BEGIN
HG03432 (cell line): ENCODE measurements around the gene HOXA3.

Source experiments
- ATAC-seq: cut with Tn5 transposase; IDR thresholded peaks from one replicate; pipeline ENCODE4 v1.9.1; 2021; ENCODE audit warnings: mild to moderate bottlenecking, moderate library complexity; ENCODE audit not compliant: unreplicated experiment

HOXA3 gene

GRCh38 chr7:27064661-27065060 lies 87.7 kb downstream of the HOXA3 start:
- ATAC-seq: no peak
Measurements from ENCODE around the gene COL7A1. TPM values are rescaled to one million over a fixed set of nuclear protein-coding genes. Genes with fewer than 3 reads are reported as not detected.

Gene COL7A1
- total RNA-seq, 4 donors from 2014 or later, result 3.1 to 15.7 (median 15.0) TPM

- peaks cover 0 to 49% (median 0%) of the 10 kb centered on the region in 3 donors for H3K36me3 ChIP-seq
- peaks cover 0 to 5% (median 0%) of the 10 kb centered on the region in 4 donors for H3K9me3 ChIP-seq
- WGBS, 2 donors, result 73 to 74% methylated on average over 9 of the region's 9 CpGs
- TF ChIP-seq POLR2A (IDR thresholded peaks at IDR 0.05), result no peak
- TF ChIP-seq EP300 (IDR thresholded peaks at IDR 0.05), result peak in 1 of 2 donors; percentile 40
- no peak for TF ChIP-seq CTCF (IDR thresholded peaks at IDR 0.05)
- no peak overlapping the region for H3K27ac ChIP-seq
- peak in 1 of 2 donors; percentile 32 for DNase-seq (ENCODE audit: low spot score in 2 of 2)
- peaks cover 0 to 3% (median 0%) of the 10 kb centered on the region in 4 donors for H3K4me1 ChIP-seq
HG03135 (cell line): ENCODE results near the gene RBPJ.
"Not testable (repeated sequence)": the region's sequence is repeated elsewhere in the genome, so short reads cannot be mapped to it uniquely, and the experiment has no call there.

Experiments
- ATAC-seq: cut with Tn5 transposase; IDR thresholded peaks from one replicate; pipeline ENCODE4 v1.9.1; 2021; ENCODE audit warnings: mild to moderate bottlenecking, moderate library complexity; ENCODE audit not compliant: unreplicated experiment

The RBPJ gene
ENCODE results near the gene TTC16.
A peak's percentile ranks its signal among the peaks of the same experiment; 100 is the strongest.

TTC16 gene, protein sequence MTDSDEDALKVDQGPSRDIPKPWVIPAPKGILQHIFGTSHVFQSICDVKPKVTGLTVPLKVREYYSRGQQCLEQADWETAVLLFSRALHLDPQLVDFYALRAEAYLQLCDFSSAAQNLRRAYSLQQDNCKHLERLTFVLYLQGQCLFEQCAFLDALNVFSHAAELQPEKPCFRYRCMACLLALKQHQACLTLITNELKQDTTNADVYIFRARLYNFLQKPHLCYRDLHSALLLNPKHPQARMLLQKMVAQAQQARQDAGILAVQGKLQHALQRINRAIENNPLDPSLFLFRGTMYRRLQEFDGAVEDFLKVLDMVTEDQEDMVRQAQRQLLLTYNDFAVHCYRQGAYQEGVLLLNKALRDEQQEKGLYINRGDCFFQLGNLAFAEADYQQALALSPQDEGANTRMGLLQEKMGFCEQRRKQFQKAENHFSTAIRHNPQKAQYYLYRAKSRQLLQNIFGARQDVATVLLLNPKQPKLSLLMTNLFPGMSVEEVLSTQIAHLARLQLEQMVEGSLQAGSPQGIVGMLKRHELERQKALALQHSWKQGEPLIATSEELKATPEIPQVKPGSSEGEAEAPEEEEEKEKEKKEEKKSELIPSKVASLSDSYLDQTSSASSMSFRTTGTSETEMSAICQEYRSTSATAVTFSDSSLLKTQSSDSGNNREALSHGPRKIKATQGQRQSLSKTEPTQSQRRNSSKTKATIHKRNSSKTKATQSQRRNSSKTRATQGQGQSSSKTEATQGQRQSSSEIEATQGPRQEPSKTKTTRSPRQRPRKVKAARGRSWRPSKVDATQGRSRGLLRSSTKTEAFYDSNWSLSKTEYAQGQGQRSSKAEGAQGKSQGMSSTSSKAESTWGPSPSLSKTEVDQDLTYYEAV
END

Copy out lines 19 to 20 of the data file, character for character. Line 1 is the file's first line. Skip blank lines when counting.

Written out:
HG03135 (cell line): ENCODE results near the gene RBPJ.
"Not testable (repeated sequence)": the region's sequence is repeated elsewhere in the genome, so short reads cannot be mapped to it uniquely, and the experiment has no call there.